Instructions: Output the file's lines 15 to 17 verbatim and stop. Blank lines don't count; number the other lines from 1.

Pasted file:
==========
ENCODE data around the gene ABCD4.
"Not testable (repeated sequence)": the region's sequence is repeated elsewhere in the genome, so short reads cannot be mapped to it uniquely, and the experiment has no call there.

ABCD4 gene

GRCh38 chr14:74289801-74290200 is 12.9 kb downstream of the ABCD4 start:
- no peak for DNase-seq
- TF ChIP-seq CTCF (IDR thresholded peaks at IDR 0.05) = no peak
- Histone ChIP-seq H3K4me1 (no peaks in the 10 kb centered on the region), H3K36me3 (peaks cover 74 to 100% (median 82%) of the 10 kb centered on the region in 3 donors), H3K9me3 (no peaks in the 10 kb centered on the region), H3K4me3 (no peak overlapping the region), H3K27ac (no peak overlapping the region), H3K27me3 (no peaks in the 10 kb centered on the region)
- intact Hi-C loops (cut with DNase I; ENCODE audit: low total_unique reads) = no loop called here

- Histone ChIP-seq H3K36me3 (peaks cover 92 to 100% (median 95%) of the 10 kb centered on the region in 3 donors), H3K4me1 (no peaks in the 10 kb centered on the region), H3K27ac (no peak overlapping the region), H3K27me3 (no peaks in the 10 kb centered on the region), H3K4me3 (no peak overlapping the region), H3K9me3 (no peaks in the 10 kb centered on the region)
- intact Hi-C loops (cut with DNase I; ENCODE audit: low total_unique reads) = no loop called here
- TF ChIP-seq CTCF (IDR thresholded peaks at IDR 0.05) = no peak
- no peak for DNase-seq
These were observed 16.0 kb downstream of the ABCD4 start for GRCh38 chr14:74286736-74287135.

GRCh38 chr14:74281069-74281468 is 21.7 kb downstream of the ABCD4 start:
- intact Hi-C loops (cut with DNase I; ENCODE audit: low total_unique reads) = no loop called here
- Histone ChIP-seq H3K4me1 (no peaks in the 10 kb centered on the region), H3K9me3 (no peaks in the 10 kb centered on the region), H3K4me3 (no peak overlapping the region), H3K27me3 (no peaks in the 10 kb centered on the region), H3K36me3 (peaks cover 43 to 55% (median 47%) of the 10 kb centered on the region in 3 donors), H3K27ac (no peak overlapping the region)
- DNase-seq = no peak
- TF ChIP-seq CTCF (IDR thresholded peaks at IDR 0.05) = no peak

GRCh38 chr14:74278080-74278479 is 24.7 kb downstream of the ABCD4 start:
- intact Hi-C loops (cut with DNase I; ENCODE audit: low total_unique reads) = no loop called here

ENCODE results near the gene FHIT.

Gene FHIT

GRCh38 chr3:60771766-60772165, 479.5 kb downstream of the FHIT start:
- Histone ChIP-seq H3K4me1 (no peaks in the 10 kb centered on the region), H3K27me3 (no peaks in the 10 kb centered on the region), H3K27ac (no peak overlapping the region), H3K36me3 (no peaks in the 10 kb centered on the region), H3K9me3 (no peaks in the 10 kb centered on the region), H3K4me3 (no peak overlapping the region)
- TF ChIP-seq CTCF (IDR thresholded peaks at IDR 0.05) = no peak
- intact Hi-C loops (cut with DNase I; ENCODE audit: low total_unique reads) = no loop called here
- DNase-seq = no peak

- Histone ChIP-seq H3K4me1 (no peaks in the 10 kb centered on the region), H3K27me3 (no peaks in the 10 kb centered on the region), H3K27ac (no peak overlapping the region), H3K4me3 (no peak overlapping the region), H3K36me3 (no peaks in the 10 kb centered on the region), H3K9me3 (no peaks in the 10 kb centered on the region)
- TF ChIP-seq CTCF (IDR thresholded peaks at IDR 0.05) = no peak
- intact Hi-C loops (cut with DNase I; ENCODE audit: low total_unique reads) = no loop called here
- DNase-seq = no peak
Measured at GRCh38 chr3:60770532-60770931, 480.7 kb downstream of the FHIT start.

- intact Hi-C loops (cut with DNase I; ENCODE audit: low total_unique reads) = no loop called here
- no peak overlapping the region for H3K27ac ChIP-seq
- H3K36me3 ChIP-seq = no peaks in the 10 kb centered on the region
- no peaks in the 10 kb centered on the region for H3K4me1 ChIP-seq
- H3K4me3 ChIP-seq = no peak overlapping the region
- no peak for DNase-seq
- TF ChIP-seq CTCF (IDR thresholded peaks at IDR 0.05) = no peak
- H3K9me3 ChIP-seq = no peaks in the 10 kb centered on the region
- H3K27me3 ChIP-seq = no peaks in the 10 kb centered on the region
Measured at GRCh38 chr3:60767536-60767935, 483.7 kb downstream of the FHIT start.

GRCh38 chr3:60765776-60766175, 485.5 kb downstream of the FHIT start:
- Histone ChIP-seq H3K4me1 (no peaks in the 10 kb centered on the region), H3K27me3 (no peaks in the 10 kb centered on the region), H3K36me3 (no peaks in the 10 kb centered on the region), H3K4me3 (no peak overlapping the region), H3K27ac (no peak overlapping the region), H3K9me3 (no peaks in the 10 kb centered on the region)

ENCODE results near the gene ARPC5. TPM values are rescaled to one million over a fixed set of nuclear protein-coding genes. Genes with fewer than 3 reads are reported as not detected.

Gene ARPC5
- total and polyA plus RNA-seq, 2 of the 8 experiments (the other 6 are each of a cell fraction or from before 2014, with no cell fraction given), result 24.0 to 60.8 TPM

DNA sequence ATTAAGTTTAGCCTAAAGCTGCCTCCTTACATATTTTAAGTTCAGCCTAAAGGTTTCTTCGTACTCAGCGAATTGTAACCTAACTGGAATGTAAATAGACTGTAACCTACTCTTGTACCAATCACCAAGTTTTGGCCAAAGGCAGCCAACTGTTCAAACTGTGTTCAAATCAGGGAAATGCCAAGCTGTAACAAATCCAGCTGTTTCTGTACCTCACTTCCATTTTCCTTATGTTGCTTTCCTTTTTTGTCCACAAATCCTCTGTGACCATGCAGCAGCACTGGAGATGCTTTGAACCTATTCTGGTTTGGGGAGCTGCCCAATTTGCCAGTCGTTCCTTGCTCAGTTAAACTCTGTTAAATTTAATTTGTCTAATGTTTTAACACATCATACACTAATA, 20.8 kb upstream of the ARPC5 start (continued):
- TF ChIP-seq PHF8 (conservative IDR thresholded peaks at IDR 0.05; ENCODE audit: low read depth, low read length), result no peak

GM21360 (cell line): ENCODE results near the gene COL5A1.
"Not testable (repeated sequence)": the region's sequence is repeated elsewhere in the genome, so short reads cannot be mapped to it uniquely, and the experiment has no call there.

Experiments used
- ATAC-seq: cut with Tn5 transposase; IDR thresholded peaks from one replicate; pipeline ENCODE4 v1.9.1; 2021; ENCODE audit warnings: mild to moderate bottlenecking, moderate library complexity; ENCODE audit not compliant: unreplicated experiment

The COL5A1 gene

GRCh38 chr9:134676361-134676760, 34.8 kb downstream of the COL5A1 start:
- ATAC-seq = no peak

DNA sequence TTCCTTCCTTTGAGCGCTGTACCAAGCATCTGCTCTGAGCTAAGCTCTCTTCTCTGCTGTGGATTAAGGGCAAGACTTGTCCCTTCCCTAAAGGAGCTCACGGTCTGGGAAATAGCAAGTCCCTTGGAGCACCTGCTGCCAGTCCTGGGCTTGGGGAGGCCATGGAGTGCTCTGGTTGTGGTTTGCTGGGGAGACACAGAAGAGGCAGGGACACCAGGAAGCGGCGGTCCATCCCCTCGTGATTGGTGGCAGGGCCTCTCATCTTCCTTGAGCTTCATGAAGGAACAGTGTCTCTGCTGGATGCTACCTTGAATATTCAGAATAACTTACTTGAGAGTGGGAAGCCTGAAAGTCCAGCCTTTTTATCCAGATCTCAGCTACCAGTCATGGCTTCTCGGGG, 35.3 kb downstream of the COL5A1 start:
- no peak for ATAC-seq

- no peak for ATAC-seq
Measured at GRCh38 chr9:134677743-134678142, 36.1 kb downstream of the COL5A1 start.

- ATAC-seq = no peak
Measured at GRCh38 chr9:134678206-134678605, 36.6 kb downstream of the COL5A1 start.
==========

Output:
- intact Hi-C loops (cut with DNase I; ENCODE audit: low total_unique reads) = no loop called here
- Histone ChIP-seq H3K4me1 (no peaks in the 10 kb centered on the region), H3K9me3 (no peaks in the 10 kb centered on the region), H3K4me3 (no peak overlapping the region), H3K27me3 (no peaks in the 10 kb centered on the region), H3K36me3 (peaks cover 43 to 55% (median 47%) of the 10 kb centered on the region in 3 donors), H3K27ac (no peak overlapping the region)
- DNase-seq = no peak